The British capital is about to become the first large metropolitan area in the world to rely on long distance railhaul for the disposal of a major part of its wastes stream. The Greater London Council (GLC), responsible to more than 7-million residents, has decided to construct three rail transfer stations. The facilities will transport 24 percent of the city's solid wastes to landfill sites beyond the county boundaries. Collectively, these will eventually handle up to 2400 tons of wastes per working day. Two of the transfer stations will be financed and built by the council and operated by the Public Health Engineering Department. In order to keep a balance and measure of competition between public and private sector operations, the council invited bids for the third project to include the provision of a complete railhaul disposal operation -- the successful bidder to finance, build and operate the transfer station on a selected site, arrange railhaul, and provide and operate a landfill. All three systems are based on the same principle -- compaction of the wastes at the transfer stations into containers meeting the international I.S.O. standards; loading the containers on to flat rail cars; off-loading at the landfill site railhead on to truck chassis for discharge at the landfill's working face.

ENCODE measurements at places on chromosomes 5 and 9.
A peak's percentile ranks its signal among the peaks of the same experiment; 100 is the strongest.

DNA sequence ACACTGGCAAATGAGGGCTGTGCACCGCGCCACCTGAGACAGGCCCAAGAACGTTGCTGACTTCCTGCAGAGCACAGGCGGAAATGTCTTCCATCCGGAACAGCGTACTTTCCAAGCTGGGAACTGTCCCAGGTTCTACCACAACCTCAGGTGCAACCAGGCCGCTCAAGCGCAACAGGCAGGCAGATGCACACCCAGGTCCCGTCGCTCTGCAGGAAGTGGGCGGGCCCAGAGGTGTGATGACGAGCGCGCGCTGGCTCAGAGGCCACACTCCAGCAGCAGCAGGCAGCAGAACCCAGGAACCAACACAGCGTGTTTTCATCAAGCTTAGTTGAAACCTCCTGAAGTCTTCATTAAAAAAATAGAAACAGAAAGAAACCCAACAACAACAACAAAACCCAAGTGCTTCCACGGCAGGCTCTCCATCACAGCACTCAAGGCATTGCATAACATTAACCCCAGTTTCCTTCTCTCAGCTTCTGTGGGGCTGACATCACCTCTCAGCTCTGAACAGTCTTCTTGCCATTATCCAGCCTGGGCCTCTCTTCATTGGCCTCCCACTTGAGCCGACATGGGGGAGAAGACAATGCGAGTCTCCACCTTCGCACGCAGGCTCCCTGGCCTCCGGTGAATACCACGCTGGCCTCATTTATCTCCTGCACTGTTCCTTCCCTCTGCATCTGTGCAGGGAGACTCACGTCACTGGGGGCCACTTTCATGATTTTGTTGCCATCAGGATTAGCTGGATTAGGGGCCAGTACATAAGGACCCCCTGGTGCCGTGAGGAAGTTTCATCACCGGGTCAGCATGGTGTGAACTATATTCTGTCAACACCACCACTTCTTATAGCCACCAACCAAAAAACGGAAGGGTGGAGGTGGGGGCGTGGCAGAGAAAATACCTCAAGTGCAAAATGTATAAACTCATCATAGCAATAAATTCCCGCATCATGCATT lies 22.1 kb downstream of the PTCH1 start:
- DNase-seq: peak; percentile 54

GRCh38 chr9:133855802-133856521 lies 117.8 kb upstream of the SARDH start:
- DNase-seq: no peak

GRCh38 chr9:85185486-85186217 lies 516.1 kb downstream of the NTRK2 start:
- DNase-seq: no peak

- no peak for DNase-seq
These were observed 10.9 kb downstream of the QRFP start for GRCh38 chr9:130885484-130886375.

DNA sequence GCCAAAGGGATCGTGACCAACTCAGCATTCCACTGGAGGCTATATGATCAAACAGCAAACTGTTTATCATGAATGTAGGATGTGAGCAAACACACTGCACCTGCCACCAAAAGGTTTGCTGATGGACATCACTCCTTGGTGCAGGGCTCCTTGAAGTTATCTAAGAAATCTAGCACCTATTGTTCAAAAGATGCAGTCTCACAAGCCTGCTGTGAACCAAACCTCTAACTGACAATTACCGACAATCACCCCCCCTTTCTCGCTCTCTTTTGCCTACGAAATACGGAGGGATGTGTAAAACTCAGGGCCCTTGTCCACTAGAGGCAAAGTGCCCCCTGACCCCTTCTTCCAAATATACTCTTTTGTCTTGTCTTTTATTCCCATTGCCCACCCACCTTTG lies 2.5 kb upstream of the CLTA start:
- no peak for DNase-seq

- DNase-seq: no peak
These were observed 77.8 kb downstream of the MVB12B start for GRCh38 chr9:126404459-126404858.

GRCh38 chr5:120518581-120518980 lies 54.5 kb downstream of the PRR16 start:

• Corporate Authors:

    Communication Channels, Incorporated

    461 8th Avenue
    New York, NY  United States  10001
  • Authors:
    • Patrick, P K
  • Publication Date: 1977-8

Media Info

Subject/Index Terms

Filing Info

  • Accession Number: 00174386
  • Record Type: Publication
  • Source Agency: Engineering Index
  • Files: TRIS
  • Created Date: May 18 1978 12:00AM